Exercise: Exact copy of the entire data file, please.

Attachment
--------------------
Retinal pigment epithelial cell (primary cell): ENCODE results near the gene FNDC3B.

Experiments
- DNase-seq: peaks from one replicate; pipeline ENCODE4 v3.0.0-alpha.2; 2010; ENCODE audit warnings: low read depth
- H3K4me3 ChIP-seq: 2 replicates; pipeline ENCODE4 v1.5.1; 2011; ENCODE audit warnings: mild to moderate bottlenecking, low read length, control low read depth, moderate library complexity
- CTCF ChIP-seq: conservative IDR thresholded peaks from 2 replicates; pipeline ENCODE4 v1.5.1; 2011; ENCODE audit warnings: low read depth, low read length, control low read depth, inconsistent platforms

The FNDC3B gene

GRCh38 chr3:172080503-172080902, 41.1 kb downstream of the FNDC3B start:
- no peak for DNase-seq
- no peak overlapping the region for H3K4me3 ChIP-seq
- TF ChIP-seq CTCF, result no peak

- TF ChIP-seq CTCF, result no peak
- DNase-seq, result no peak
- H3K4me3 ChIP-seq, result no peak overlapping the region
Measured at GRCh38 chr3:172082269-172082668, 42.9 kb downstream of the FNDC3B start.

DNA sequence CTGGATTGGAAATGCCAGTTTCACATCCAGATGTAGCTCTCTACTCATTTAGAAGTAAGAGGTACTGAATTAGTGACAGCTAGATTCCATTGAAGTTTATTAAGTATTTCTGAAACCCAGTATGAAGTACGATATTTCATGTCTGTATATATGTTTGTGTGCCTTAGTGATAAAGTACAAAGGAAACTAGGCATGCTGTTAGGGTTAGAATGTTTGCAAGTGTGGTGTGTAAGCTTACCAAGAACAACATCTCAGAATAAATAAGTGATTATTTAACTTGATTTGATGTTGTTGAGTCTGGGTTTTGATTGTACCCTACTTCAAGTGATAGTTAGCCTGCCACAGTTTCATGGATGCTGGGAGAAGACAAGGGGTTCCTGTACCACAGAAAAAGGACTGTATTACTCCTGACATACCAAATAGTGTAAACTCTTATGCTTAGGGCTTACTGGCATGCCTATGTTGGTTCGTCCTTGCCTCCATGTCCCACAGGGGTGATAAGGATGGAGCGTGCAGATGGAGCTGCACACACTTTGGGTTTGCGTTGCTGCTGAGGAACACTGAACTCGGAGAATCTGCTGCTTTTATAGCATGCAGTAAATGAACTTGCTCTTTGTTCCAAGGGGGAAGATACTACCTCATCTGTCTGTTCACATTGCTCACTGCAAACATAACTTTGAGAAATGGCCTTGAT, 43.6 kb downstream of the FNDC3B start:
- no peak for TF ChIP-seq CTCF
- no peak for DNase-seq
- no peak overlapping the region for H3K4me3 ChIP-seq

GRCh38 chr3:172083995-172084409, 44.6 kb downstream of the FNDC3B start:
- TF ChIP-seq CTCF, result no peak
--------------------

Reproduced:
Retinal pigment epithelial cell (primary cell): ENCODE results near the gene FNDC3B.

Experiments
- DNase-seq: peaks from one replicate; pipeline ENCODE4 v3.0.0-alpha.2; 2010; ENCODE audit warnings: low read depth
- H3K4me3 ChIP-seq: 2 replicates; pipeline ENCODE4 v1.5.1; 2011; ENCODE audit warnings: mild to moderate bottlenecking, low read length, control low read depth, moderate library complexity
- CTCF ChIP-seq: conservative IDR thresholded peaks from 2 replicates; pipeline ENCODE4 v1.5.1; 2011; ENCODE audit warnings: low read depth, low read length, control low read depth, inconsistent platforms

The FNDC3B gene

GRCh38 chr3:172080503-172080902, 41.1 kb downstream of the FNDC3B start:
- no peak for DNase-seq
- no peak overlapping the region for H3K4me3 ChIP-seq
- TF ChIP-seq CTCF, result no peak

- TF ChIP-seq CTCF, result no peak
- DNase-seq, result no peak
- H3K4me3 ChIP-seq, result no peak overlapping the region
Measured at GRCh38 chr3:172082269-172082668, 42.9 kb downstream of the FNDC3B start.

DNA sequence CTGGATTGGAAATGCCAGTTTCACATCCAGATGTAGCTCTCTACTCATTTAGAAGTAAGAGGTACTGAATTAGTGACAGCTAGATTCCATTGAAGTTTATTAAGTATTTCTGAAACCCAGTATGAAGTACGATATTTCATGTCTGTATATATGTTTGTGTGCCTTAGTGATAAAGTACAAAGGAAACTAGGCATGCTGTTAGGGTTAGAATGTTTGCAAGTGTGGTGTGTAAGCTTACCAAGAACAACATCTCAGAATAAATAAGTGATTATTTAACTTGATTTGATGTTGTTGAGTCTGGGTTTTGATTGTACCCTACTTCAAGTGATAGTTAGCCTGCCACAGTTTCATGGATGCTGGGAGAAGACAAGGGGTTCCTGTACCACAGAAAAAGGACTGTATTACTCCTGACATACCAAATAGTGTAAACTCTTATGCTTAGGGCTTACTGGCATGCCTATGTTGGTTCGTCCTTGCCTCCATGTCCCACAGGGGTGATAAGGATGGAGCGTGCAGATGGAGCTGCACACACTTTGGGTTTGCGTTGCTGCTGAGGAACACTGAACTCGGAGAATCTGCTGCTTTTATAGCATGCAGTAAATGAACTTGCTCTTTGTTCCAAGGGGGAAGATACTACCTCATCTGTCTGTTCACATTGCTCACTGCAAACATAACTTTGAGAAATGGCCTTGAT, 43.6 kb downstream of the FNDC3B start:
- no peak for TF ChIP-seq CTCF
- no peak for DNase-seq
- no peak overlapping the region for H3K4me3 ChIP-seq

GRCh38 chr3:172083995-172084409, 44.6 kb downstream of the FNDC3B start:
- TF ChIP-seq CTCF, result no peak